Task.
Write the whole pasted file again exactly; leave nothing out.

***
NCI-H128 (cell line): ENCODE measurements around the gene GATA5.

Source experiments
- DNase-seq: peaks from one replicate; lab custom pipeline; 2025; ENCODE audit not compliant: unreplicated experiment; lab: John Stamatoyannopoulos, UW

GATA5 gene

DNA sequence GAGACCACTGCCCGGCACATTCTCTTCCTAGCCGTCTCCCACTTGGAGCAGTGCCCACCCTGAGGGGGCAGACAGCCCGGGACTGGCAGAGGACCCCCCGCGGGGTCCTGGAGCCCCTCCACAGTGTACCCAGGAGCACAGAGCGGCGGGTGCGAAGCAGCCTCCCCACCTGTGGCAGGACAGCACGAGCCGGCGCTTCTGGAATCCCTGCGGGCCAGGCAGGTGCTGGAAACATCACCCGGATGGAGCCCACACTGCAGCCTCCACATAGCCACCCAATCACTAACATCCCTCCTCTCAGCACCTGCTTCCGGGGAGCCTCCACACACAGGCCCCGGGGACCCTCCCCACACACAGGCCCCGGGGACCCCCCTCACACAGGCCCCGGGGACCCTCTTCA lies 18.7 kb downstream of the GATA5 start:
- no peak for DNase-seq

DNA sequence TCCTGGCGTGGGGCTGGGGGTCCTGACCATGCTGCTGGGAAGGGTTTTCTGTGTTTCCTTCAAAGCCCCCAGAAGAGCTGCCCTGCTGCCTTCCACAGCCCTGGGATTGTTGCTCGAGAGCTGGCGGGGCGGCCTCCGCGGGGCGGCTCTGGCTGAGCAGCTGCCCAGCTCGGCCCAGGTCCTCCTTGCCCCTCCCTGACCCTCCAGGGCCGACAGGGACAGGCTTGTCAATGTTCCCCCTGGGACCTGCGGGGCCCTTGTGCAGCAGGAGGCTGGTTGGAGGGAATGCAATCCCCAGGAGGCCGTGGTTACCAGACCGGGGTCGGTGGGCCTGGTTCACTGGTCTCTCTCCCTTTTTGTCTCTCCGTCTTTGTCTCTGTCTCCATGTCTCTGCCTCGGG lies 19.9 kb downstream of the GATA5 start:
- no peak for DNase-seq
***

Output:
NCI-H128 (cell line): ENCODE measurements around the gene GATA5.

Source experiments
- DNase-seq: peaks from one replicate; lab custom pipeline; 2025; ENCODE audit not compliant: unreplicated experiment; lab: John Stamatoyannopoulos, UW

GATA5 gene

DNA sequence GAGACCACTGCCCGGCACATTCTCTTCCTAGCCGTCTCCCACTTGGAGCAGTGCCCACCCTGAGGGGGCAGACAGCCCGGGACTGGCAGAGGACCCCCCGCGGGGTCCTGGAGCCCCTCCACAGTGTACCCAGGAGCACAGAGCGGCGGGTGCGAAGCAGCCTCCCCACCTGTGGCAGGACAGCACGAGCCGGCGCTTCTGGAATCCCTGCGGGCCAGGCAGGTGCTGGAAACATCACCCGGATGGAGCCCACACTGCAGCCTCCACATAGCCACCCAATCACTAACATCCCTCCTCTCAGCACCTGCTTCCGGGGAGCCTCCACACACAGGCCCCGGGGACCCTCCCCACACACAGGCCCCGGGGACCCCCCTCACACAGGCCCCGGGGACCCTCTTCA lies 18.7 kb downstream of the GATA5 start:
- no peak for DNase-seq

DNA sequence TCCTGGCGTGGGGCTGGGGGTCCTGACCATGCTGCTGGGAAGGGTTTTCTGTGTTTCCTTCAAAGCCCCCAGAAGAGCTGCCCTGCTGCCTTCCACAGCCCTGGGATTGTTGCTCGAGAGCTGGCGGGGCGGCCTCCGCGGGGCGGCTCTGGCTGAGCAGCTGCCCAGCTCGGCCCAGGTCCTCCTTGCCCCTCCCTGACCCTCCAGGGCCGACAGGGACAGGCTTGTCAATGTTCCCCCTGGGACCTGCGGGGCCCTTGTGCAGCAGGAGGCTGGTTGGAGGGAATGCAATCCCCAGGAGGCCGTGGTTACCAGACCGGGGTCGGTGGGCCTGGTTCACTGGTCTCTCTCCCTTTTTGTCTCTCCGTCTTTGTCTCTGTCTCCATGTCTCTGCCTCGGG lies 19.9 kb downstream of the GATA5 start:
- no peak for DNase-seq